The new Million Programme residential areas were greatly inspired by early suburban neighbourhoods such as Vällingby and Årsta. One of the main aims behind the planning of these residential areas was to create "good democratic citizens". The means of achieving this were to build at high quality with a good range of services including schools, nurseries, churches, public spaces, libraries, and meeting places for different groups of households. A principal aim, [according to whom?], was to mix and integrate different groups of households through the spatial mixing of tenures. Most of the apartments were of the "standard three room apartment" type (Swedish: normaltrea) of 75 m², planned for a model family of two adults and two children. The second type of apartments were the "student blocks" or "student suburbs" that were planned and built in the cities having large universities, like Stockholm, Lund, Uppsala, Linköping and Umeå. Almost 150,000 new "student apartments" were built in specially designated "student suburbs" in order to meet the needs of the rapidly increasing university student population. These student apartments were usually 1-bedroom 1-bathroom and common kitchen type dorms that were clustered together in a large suburb or neighborhood. The ownership of the apartments were leased out to "housing companies" like Heimstaden AB who rented it out at below market rates, the rents being subsidized by the government.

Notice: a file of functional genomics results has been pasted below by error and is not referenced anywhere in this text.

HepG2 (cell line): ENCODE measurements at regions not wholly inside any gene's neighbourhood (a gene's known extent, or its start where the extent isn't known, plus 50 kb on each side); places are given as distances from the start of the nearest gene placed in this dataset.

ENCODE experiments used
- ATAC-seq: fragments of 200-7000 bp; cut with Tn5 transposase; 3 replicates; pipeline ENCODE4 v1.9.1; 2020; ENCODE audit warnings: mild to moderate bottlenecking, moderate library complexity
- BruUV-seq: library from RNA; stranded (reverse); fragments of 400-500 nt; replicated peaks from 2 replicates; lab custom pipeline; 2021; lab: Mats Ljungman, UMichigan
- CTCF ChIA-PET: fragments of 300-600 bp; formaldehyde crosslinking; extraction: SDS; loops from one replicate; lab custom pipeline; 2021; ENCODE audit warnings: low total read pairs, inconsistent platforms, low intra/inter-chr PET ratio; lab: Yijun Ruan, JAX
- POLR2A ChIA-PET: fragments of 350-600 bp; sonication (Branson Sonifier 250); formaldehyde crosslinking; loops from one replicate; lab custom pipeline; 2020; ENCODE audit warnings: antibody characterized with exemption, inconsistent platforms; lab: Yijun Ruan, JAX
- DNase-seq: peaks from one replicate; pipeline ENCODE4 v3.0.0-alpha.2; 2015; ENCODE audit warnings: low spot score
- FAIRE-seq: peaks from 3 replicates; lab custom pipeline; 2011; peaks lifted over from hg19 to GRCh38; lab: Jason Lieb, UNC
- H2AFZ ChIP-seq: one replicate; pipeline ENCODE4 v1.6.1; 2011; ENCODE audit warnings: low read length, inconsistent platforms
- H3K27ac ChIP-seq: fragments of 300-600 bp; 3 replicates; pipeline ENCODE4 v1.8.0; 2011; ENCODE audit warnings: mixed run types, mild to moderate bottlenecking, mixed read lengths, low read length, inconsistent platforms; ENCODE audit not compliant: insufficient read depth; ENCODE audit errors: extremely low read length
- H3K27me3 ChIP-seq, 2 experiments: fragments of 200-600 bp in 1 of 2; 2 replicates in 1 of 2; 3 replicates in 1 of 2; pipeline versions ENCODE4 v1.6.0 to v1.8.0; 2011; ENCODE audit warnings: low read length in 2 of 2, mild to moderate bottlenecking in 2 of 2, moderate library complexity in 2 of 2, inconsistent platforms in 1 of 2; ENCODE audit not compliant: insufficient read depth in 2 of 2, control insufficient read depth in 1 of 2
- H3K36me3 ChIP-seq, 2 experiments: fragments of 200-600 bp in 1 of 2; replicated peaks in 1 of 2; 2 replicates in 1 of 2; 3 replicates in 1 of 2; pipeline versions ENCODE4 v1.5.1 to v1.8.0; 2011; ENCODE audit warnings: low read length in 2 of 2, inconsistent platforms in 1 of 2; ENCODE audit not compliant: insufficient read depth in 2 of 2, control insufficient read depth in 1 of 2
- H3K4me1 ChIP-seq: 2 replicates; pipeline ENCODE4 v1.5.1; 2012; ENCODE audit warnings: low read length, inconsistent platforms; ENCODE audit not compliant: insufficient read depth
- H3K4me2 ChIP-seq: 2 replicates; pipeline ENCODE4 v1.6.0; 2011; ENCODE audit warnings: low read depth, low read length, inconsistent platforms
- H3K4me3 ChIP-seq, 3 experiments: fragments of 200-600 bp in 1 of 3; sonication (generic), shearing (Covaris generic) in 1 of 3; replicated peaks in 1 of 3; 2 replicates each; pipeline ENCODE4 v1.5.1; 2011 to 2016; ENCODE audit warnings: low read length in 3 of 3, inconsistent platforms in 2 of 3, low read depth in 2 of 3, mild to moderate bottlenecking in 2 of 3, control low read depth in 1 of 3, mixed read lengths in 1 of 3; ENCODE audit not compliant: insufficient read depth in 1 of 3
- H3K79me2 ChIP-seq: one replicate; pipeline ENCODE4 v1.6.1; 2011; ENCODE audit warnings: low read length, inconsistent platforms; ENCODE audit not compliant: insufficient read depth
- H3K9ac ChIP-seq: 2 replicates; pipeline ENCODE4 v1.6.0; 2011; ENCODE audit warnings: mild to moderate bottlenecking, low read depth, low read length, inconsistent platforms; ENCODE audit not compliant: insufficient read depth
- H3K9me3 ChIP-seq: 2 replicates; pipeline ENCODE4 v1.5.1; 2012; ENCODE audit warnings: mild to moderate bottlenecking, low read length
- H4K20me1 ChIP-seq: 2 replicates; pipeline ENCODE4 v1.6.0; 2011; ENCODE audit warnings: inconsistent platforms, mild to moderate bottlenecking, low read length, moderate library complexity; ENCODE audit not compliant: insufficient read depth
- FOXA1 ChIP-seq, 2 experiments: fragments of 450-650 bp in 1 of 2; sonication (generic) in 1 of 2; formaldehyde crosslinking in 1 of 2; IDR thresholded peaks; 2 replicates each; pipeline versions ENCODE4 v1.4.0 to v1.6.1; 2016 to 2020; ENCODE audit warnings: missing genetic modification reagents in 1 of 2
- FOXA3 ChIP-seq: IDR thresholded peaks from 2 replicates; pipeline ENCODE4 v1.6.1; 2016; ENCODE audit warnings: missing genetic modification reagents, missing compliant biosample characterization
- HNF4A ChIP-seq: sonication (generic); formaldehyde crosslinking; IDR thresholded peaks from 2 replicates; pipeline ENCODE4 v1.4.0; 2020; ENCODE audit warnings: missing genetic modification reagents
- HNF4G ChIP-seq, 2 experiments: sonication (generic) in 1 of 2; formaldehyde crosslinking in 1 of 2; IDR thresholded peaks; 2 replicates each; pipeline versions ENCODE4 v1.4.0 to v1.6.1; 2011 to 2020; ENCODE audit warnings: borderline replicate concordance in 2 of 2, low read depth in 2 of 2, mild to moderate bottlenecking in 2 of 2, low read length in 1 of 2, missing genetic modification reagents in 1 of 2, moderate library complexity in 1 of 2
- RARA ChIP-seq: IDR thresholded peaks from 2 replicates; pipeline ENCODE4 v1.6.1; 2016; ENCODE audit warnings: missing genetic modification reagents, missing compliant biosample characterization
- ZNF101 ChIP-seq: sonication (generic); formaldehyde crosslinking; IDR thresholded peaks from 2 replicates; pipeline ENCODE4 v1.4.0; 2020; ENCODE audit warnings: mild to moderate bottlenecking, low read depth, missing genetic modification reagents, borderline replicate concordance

The Million Programme constructed a mix of housing units with some concentrated tower blocks but with the majority of the housing stock consisting of apartment buildings with three or fewer floors, terraced houses ("low houses") and one-family houses.
Million Programme districts
Well known Million Programme districts include:
- Rinkeby, Tensta and Husby in Stockholm Municipality
- Bredäng, Skärholmen and Vårberg in Stockholm Municipality
- Fisksätra in Nacka (Stockholm).
- Vårby gård, Masmo, Alby, Fittja and Hallunda in Huddinge Municipality and Botkyrka Municipality outside Stockholm
- Jordbro and Brandbergen in Haninge Municipality outside Stockholm
- Hallonbergen in Sundbyberg Municipality
- Hagalund in Solna Municipality
- Malmvägen in Sollentuna Municipality
- Hovsjö, Ronna, Geneta and Fornhöjden in Södertälje Municipality
- Hjällbo, Hammarkullen and several others in Angered in Gothenburg Municipality
- Bergsjön in Gothenburg Municipality
- Hisings-Backa and Biskopsgården in Gothenburg
- Rosengård, Hermodsdal, Kroksbäck, Bellevuegården, Lorensborg, Lindängen, Höja, Lindeborg and Holma in Malmö
- Komarken in Kungälv
- Kronogården in Trollhättan
- Kronoparken in Karlstad
- Ryd, Johannelund, Ekholmen, Berga, and Skäggetorp in Linköping
- Gottsunda, Flogsta and Eriksberg in Uppsala
- Hertsön in Luleå
- Araby in Växjö
- Ålidhem and Mariehem in Umeå
- Årby in Eskilstuna
- Hässleholmen and Norrby in Borås
- Råslätt in Jönköping
- Ryd, Skövde in Skövde
- Hageby and Navestad in Norrköping
- Ekön in Motala
- Norrliden in Kalmar
- Norra Fäladen and Klostergården in Lund
- Korsbacka in Kävlinge
- Skogslyckan and Dalaberg in Uddevalla
- Rosta in Örebro
- Andersberg in Gävle
- Körfältet in Östersund
- Kungshall in Nybro
- Drottninghög, Fredriksdal and Dalhem in Helsingborg
- Nacksta in Sundsvall